How Dinosaurs Die Leading to the Rise of Snakes

The destruction of dinosaurs are good news for snakes. Agreed to new research, snake biodiversity began to increase shortly after the Cretaceous –Paleogene extinction of the world-you know, the one caused by a massive asteroid impact 66 million years ago. The asteroid caused nearly 75 percent of all species, and all non-avian dinosaurs, to disappear.

Yet the effect gave primordial snake species time and space to thrive, and they did. Today, there are about 4,000 species of elongated, legless reptiles. To study this evolutionary change, a group of researchers examined the diets of existing snake species to look at the past. “After the K – Pg extinction, [snakes] just dampened by this rapid ecological explosion, ”Michael Grundler, one of the paper’s authors and a postdoc researcher at UCLA, told Ars.

As it turns out, snake fossils are hard to come by. It is rare to find any good snakes because their bodies are free to speak and can break easily. “They are rare in fossil record. And when we see them in the fossil record, they’re usually very small vertebrae, often not really a skull, so we can’t understand their ecology, ”Grundler said. “It’s not something like a big mammal or a big dinosaur with four body parts, and the bones are pretty strong. In snakes, you all have weak vertebrae… their skull is also loosely expressed. ”

As a result, the team behind the new research uses making comparisons between existing species. The researchers looked at dietary information from 882 living snake species — often made in museum collections — and used a mathematical model to reconstruct the diets of their ancestors. . It may seem hard to know something about the ancestors of snakes millions of years ago from this, but Grundler says that, as long as there is good data on living species and their evolutionary relationships, it is possible to trace their lines of origin.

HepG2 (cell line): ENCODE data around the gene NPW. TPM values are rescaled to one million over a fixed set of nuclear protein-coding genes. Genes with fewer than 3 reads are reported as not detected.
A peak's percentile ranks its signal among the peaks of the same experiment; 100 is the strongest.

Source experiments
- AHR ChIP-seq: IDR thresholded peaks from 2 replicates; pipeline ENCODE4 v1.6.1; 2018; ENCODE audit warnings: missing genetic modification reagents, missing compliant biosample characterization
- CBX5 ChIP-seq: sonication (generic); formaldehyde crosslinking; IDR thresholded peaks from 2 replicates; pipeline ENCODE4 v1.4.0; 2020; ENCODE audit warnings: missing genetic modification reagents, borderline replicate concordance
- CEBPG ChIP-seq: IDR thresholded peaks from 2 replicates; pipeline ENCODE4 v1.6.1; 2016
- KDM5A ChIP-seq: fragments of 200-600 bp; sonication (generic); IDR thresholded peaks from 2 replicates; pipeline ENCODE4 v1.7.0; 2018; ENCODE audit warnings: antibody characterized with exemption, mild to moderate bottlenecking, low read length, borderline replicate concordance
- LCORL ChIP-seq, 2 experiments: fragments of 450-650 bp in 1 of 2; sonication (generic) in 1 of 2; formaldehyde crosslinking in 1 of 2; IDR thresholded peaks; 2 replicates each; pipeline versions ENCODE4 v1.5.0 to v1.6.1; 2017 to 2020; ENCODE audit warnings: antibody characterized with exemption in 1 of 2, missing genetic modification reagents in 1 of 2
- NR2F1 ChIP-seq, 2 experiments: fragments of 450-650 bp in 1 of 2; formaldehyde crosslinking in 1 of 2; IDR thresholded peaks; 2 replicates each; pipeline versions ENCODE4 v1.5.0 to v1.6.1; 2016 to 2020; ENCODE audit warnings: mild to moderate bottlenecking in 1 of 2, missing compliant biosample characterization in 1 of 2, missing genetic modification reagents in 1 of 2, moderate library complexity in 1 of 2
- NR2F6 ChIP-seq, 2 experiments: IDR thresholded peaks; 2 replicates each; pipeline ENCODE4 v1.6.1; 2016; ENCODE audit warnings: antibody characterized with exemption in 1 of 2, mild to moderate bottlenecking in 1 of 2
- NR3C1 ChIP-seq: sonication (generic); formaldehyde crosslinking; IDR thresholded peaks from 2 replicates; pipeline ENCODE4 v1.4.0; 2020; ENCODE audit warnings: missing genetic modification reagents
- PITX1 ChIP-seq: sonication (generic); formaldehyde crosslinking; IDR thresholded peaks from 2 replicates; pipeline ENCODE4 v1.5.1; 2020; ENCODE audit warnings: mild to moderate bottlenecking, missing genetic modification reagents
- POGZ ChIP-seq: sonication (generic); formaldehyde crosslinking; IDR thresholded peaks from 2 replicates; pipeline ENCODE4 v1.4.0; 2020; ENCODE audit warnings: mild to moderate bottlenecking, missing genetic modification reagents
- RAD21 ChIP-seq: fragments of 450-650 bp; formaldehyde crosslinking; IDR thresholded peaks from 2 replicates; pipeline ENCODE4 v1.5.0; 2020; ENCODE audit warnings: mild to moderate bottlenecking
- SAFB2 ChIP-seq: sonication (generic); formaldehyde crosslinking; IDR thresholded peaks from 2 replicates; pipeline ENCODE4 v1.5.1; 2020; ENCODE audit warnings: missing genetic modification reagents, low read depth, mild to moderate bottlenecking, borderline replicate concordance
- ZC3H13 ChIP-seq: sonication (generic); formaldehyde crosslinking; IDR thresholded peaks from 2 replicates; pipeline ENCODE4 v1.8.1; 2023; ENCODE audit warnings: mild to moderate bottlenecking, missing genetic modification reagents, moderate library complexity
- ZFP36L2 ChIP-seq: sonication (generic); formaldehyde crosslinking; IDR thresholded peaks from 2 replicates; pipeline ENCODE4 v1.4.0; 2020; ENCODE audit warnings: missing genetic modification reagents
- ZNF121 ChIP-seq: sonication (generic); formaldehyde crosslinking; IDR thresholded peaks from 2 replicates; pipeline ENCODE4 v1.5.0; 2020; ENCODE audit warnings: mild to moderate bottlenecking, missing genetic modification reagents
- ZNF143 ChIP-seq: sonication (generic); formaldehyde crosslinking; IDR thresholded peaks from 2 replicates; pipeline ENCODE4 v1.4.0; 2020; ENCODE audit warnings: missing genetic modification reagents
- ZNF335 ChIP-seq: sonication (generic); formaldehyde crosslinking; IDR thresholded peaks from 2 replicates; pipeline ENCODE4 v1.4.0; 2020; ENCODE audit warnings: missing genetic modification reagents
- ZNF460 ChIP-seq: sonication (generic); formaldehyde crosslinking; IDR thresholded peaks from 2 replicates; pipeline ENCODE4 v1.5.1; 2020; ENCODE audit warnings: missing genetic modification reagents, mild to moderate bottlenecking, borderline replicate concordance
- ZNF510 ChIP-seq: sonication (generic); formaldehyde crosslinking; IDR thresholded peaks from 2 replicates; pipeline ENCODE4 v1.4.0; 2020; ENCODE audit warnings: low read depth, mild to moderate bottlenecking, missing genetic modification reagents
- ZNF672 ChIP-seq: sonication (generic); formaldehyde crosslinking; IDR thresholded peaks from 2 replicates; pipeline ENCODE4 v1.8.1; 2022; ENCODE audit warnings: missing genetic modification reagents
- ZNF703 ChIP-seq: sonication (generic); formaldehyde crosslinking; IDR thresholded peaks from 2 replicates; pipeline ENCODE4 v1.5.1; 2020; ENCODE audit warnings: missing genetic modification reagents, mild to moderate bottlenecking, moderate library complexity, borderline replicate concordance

Consistent with the researchers ’model, the likely common ancestor for all existing snake species is an insectivore. Before the extinction of the majority, there may have been snakes that ate rats and other animals. However, after the asteroid hit, the animals may have died, even if they weren’t sure yet, Grundler said. “What we get from the model is like a very good guess,” he said.

(Anywhere even if you go further back also a common ancestry between snakes and other different reptiles, but what it looks like and how it behaves is still a debate, he said.)

After extinction, the remaining snakes evolved and varied into many different species. This is likely because, in evoking the impact, many niches are left open. Similarly, there are more small vertebrate critters, such as birds, to prey on. But with the diversity of snakes comes a growing diversity in terms of diet – sometimes they eat crazy things. such as antelopes. “Modern snakes have many, surprisingly different types of food,” Grundler said. “They all change differently from an ancestor.”

Research also suggests that increasing snake biodiversity slows down for most snake species as they settle in their new habitat. However, species that have reached new areas continue to adapt in different ways.

According to Grundler, this research can help us understand how generations respond to ecological opportunities. It also adds to the body of research surrounding the ecological history of snakes; another role published in September showed similar findings. “It also speaks to the importance of our museums in natural history and collecting data on wildlife in nature,” he said.

This story originally appeared Ars Technica.

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